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"C++ with Interfaces" (article in CUJ vol 22 no 9)

P: n/a
Interesting article. However, it starts with an example which I find
rather misleading. I hope the author (Christopher Diggins) wouldn't
mind if I post a quote from the article. I know he probably reads or
even writes to c.l.c++.m sometimes.

Christopher gives this [pseudo-]code (yes, it's not C++):

interface IFuBar {
contract:
void FuBar();
};

struct BaseFuBar {
void FuBar() { std::cout << "BaseFuBar"; }
};

struct DerivedFuBar : public BaseFuBar {
void FuBar() { std::cout << "DerivedFuBar"; }
};

main() {
DerivedFuBar d;
BaseFuBar& b = d;
IFuBar i = b;
i.FuBar(); // outputs BaseFuBar
}

and then claims that "the common way to approximate this design
in standard C++ is:"

struct AbcFuBar {
virtual void FuBar() = 0;
};

// vb: missing #include <iostream>

struct BaseFuBar : public AbcFuBar { // vb: public is unnecessary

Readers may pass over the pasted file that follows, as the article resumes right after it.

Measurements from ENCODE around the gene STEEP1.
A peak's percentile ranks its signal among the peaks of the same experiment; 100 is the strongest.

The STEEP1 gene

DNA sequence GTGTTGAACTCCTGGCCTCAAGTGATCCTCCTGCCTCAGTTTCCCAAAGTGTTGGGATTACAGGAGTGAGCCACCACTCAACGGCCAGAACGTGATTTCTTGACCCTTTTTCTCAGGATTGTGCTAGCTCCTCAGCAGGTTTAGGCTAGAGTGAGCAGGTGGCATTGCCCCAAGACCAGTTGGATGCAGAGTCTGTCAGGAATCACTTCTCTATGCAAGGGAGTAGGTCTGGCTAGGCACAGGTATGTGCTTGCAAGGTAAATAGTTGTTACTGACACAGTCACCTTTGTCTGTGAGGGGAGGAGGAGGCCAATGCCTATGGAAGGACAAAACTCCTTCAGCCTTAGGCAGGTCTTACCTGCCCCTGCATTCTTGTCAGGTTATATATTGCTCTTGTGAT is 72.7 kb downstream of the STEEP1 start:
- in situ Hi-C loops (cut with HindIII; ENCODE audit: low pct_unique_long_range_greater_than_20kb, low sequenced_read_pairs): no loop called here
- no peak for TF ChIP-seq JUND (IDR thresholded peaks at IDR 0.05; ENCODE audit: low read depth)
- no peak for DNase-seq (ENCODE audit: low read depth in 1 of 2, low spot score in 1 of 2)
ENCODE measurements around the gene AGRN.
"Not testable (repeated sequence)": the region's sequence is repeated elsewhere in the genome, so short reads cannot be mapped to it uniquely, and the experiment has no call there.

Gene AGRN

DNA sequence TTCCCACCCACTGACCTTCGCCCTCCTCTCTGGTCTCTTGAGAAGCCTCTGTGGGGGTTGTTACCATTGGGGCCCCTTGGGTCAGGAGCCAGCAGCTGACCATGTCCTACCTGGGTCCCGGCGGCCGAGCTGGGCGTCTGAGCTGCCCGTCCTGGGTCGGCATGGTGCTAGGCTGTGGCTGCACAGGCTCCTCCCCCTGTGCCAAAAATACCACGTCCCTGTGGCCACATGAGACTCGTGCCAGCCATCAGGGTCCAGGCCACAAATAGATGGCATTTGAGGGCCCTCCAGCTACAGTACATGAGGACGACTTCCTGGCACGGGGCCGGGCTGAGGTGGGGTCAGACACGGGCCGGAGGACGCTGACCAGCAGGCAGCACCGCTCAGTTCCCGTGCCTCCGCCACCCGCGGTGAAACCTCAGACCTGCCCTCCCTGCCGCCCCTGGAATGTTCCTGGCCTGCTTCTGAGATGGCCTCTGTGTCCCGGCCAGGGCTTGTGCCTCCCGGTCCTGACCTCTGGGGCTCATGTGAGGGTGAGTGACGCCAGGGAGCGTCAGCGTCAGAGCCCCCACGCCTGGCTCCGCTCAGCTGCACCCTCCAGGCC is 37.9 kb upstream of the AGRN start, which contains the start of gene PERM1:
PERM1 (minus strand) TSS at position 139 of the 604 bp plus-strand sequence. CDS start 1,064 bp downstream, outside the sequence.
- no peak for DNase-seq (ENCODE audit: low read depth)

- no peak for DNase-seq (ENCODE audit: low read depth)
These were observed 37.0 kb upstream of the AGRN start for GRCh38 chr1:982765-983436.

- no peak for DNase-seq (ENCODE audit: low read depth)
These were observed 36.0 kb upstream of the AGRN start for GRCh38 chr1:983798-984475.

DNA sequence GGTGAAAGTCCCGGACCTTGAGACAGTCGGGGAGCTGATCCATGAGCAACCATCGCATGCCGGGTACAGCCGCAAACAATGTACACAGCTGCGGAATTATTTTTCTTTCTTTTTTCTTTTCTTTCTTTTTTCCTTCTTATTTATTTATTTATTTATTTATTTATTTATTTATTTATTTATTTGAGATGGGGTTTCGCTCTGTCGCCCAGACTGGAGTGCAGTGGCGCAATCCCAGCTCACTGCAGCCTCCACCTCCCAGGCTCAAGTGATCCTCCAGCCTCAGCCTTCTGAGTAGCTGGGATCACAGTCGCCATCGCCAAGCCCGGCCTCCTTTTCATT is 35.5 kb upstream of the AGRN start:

void FuBar() { std::cout << "BaseFuBar"; }
};

struct DerivedFuBar : public BaseFuBar {
void FuBar() { std::cout << "DerivedFuBar"; }
};

main() { // vb: where is 'int'?
DerivedFuBar d;
BaseFuBar& b = d; /// ************************
AbcFuBar& a = b;
a.FuBar(); // output DerivedFuBar
}

Well, simple superfluosity of 'public', the missing <iostream>, and the
absense of 'main' return value type aside, the code seems logical, yes?

I submit that by changing a single character on the line marked with
asterisks, the desired behaviour can be _correctly_ implemented:

BaseFuBar b = d;

contrary to what the author implies.

Now, I am thinking: should I really read the rest of the article after
seeing that and

main() {
...

in a supposedly _standard_ C++ program?

Christopher is a developer of Heron, another language. I am wondering,
do we really need another language developed because somebody hasn't got
around to learning existing ones well enough? Nah, that can't be it...

Anyway...

Victor
Jul 22 '05 #1
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17 Replies


P: n/a
* Victor Bazarov:

struct AbcFuBar {
virtual void FuBar() = 0;
};

// vb: missing #include <iostream>

struct BaseFuBar : public AbcFuBar { // vb: public is unnecessary